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The Mystery of the Brain (Consciousness Series: Part 2)

Last blog post, we dove a bit into the complexity of consciousness and an introduction to various topics of consciousness research. This week we will delve a bit more into the technical side of consciousness research. How can one measure and assess consciousness, specifically in people with disorders of consciousness? How does neuroimaging play a role in the field of consciousness research? And, most importantly, how can we even begin to conceptualize consciousness from a neurological standpoint?


Neural Bases of Consciousness:

Let’s begin our discussion by defining consciousness from a neurological standpoint. Last blog post, we defined consciousness via several philosophical standpoints, which was difficult in itself due to the abstract nature of consciousness. While you may think using hard science to define consciousness would therefore be easier, it is still difficult because there is controversy over how to neurologically pinpoint consciousness. Not only is there difficulty in neurologically defining consciousness, but there is also controversy over the best ways to research

consciousness and assess awareness, as we will discuss later. One of the most famous neurological theories of consciousness is Neural Correlates of Consciousness (NCC). This concept connects scientific observations of brain activity to the conscious experiences that participants report. Thus, consciousness is a property dependent on internal, complex neural processes.

For example, EEG is commonly used to study neuroscientific properties of consciousness, which are dependent on the brain’s patterns of neuronal firing and thus its overall electrical activity. When using EEG to study NCC, the main focus lies on the patterns of whole populations, rather than individual, neurons. The goal is to link activity between synchronized neuronal firings in different brain regions (ie - “neural oscillations”) and experiences of consciousness, which was an idea originally proposed by the famous scientists Crick and Kock in 1990. However, one of the first theories about the neurochemistry of consciousness developed a bit earlier in the 1980s. Christof von der Malsburg and Wolf Singer developed the idea that the brain processing and integrating information is linked to gamma oscillations in the brain, which are one of the highest-frequency brain waves. We will discuss in the next section how this principle was later used to connect specific mental states to specific brain wave frequencies.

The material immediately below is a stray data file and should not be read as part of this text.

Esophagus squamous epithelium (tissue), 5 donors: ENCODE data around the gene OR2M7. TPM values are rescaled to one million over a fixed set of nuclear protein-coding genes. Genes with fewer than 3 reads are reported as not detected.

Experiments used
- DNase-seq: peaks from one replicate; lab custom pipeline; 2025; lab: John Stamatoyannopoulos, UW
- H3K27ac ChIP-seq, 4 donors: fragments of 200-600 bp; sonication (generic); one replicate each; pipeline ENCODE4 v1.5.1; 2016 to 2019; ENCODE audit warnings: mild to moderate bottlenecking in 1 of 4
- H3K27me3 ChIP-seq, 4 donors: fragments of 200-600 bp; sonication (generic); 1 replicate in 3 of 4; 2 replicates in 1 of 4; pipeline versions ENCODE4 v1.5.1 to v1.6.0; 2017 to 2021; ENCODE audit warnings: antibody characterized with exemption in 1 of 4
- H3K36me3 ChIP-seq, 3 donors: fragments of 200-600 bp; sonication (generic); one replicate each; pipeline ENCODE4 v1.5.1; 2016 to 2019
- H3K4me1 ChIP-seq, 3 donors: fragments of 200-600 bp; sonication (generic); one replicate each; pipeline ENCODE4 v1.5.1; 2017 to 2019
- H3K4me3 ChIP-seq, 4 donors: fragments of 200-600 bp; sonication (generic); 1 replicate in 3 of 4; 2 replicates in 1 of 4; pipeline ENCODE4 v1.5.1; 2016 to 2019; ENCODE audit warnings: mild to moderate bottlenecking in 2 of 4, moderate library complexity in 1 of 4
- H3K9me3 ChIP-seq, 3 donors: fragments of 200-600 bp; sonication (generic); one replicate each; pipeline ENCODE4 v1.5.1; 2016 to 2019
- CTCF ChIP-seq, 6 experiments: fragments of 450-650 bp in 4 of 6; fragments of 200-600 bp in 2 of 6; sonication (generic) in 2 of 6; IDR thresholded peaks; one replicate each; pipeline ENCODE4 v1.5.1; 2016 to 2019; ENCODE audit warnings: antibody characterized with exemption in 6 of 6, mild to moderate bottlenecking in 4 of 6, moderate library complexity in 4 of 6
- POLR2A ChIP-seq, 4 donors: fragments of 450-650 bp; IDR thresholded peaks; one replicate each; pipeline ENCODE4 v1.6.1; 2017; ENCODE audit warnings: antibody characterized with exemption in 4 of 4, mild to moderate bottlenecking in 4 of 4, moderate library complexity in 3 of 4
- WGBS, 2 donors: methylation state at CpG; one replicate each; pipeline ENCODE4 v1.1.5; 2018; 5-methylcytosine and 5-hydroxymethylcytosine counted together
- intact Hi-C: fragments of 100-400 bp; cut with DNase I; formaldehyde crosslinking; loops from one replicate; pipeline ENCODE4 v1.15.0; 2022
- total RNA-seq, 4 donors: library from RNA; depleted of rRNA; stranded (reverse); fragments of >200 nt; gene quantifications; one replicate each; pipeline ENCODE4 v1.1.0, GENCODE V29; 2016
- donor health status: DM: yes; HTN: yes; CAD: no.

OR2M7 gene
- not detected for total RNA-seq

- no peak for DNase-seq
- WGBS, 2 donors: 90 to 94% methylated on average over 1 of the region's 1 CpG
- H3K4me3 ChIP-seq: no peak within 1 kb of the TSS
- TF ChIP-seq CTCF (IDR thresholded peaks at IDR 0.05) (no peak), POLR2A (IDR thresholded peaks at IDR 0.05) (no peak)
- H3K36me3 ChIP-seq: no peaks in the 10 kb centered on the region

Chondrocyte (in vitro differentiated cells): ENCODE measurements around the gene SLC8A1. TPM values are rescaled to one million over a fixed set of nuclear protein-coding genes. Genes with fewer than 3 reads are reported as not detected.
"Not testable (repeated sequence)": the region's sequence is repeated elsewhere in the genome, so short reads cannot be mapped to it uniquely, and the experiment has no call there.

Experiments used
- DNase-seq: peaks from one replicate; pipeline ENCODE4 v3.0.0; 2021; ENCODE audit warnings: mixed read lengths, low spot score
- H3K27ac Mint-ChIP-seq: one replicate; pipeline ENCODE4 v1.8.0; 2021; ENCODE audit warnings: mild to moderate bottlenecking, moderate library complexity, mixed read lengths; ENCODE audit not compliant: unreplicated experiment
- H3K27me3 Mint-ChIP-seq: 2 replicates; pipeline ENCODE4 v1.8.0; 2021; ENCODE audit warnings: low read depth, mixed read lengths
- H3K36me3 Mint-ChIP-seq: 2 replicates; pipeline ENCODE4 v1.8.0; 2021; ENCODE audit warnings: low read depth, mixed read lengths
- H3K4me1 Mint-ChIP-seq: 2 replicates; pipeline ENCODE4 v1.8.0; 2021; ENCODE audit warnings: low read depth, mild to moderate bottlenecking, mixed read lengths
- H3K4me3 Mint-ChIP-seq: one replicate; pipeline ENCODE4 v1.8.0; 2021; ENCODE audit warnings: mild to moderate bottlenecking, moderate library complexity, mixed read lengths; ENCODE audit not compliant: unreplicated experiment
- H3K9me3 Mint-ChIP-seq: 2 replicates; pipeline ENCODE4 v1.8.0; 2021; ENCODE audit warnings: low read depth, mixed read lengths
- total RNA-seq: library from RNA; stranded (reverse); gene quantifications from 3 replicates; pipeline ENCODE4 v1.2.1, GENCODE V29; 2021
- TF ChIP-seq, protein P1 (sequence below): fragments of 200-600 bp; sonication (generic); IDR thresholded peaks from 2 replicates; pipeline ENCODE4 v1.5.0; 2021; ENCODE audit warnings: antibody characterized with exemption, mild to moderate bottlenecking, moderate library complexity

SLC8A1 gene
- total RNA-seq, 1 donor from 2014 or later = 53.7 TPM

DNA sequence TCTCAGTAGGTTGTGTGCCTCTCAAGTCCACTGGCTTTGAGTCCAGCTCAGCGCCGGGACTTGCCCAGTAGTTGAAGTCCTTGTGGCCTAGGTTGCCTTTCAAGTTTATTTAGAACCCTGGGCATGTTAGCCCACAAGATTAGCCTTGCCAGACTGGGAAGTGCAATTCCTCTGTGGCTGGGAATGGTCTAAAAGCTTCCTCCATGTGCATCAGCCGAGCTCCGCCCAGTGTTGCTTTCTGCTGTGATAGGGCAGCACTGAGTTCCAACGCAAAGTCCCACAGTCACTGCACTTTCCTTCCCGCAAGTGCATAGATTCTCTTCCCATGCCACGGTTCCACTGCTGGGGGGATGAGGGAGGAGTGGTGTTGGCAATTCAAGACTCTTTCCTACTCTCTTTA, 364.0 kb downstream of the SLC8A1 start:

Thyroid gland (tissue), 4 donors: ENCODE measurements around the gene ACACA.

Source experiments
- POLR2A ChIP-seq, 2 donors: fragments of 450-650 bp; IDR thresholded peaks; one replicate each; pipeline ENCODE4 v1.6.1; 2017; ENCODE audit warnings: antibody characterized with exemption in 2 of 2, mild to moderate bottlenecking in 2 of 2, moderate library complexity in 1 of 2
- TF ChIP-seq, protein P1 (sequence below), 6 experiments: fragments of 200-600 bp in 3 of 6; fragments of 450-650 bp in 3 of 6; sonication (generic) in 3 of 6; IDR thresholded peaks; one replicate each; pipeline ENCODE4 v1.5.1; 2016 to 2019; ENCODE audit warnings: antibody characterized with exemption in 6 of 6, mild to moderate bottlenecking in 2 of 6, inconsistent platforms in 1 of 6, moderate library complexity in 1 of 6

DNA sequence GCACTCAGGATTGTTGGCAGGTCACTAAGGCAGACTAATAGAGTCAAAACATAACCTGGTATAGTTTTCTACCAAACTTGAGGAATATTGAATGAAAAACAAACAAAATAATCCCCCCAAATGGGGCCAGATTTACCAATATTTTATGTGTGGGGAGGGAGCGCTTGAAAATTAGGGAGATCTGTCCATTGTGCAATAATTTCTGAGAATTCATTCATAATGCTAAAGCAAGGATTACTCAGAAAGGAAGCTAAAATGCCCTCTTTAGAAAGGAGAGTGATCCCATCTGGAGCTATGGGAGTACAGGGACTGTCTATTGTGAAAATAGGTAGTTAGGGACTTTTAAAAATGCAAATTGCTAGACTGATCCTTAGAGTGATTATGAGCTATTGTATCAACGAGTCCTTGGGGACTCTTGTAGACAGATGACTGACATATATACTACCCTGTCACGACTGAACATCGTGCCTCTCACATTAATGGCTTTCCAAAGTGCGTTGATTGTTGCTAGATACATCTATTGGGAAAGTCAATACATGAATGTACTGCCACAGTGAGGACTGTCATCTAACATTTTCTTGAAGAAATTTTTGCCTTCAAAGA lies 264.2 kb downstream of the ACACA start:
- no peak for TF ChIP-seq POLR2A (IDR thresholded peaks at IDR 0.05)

Other theories for the neural bases of consciousness, besides NCC, are the Global Neuronal Workspace, Information Integration Theory, Recurrent Processing Theory, and Higher Order Theory. The prior two were discussed in the last blog post. As a bit of a recap, Global Neuronal Workspace considers a mental state conscious only when the information it holds is accessible in the “global neuronal workspace” to multiple neuronal systems including perceptual, long-term memory, evaluational, motor, and attentional systems. But how can you tell that this information is actually accessible to these various systems? The answer is simple: accessible information can be used by these systems to carry out their own processing and computations, thus designating that information as conscious information (as opposed to subliminal or preconscious information). Recently, cortical structures in the brain have been proposed as being composed of “workspace neurons” that specifically link neural systems through their long-ranging reach. To recap the second theory, which was also discussed in the previous blog post, Information Integration Theory (IIT) is when one’s neuronal activities and pathways must be able to integrate external sensory information and process it on multiple levels in order to be considered conscious. Finally, the two new neural theories of consciousness I will introduce today are Recurrent Processing Theory and Higher Order Theory. Recurrent Processing Theory

defines consciousness through specific interconnected sensory systems that provide each other feedback for later processing. Recurrent processing is a stage in this series of processing in which information returns from a stage of deeper processing and back to the original sensory area for further local processing. Lastly, Higher Order Theory postulates that someone must be aware of being in a certain mental state for it to be conscious. Thus, one must maintain a higher-order of self-awareness to qualify as conscious, which in this theory is neurologically linked to the prefrontal cortex. The prefrontal cortex, located in the frontal lobe, is linked to the complex logical and personality traits that are associated with being human. However, there are other brain regions linked with higher-level cognitive processing, such as the secondary somatosensory, insular, posterior parietal, and anterior cingulate cortices, which have also become focuses in studies of consciousness using neuroimaging.